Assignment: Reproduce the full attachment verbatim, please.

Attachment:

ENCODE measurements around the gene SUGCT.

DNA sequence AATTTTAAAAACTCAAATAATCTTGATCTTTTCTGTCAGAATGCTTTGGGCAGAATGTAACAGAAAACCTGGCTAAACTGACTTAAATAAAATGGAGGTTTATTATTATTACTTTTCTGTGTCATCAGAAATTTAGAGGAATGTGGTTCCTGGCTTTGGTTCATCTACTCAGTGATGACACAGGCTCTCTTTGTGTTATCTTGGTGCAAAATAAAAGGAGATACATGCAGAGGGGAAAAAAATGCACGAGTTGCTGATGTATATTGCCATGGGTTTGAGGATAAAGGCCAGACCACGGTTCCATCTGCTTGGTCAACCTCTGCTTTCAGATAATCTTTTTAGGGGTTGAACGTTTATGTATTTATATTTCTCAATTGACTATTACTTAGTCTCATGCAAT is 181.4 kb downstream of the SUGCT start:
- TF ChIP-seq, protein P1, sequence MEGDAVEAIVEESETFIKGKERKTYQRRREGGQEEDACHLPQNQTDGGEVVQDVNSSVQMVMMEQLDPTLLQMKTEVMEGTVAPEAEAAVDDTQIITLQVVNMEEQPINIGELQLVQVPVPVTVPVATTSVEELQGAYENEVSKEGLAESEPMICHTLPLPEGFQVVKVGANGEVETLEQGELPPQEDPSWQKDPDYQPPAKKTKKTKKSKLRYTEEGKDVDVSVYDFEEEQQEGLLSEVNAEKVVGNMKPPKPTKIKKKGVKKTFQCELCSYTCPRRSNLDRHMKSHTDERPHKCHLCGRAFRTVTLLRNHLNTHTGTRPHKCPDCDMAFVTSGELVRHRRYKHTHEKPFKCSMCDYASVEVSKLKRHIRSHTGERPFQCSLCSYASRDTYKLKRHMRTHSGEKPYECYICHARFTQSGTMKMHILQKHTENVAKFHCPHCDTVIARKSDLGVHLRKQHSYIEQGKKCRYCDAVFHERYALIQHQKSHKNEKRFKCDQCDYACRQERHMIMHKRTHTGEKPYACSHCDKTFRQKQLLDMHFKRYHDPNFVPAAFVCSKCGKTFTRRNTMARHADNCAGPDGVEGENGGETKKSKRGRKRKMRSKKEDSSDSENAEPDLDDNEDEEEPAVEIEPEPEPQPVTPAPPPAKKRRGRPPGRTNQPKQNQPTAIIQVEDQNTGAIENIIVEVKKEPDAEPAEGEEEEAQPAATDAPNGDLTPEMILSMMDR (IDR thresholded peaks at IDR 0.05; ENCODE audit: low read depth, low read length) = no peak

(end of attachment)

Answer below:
ENCODE measurements around the gene SUGCT.

DNA sequence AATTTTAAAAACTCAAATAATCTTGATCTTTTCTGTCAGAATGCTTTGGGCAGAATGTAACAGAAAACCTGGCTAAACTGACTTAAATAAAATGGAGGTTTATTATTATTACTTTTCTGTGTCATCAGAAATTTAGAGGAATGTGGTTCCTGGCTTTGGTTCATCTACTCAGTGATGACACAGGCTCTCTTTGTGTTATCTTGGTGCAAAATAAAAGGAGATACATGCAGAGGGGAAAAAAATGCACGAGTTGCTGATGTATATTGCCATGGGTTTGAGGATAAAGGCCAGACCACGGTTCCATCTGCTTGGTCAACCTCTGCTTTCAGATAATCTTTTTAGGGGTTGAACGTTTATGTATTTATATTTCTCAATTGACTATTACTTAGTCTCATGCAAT is 181.4 kb downstream of the SUGCT start:
- TF ChIP-seq, protein P1, sequence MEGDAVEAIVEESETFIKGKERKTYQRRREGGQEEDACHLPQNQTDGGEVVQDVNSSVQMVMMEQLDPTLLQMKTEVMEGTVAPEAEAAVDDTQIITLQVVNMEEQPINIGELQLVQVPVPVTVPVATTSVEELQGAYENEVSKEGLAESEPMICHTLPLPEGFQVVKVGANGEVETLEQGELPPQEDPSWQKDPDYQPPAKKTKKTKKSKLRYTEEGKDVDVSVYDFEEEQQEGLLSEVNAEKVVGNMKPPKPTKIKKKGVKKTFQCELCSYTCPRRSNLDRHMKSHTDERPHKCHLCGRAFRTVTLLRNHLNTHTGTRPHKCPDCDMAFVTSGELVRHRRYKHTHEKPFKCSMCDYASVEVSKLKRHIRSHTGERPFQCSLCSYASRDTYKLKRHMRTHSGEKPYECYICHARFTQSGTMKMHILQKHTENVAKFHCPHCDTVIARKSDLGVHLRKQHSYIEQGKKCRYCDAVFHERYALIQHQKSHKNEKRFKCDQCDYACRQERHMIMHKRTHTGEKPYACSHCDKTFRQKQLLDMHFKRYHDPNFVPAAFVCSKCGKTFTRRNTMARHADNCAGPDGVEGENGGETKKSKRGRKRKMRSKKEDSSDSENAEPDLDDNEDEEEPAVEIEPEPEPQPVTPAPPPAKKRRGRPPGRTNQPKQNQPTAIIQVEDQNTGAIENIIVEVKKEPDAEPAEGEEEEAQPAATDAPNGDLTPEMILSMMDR (IDR thresholded peaks at IDR 0.05; ENCODE audit: low read depth, low read length) = no peak